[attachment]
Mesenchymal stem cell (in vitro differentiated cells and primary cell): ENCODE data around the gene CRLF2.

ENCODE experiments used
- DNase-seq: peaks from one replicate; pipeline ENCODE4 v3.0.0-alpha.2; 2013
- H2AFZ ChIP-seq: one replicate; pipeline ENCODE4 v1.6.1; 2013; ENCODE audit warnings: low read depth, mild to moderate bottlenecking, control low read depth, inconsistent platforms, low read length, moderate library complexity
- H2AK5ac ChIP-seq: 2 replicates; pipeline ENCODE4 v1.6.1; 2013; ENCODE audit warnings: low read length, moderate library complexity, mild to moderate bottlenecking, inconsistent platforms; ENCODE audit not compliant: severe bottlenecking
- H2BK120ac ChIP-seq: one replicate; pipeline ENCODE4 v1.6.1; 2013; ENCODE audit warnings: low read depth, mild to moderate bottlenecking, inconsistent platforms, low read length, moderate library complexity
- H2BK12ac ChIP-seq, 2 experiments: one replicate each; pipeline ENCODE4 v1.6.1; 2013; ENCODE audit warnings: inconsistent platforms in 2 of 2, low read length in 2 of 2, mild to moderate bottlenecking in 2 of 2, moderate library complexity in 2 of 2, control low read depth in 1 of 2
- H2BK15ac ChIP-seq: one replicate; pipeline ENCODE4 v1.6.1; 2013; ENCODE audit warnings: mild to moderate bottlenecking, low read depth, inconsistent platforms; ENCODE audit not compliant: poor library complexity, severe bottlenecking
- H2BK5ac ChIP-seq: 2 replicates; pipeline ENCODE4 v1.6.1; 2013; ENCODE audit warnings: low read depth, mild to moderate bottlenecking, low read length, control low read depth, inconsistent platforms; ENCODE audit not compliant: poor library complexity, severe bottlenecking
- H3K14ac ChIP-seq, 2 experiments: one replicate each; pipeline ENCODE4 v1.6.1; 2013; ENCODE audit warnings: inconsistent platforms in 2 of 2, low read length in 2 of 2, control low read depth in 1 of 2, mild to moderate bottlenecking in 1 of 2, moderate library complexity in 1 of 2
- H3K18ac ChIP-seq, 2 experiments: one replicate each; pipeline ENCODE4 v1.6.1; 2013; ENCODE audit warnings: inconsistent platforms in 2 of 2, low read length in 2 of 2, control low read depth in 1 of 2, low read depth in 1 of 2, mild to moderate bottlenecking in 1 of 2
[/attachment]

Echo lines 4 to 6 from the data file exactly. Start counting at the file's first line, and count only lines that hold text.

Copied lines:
- H2AFZ ChIP-seq: one replicate; pipeline ENCODE4 v1.6.1; 2013; ENCODE audit warnings: low read depth, mild to moderate bottlenecking, control low read depth, inconsistent platforms, low read length, moderate library complexity
- H2AK5ac ChIP-seq: 2 replicates; pipeline ENCODE4 v1.6.1; 2013; ENCODE audit warnings: low read length, moderate library complexity, mild to moderate bottlenecking, inconsistent platforms; ENCODE audit not compliant: severe bottlenecking
- H2BK120ac ChIP-seq: one replicate; pipeline ENCODE4 v1.6.1; 2013; ENCODE audit warnings: low read depth, mild to moderate bottlenecking, inconsistent platforms, low read length, moderate library complexity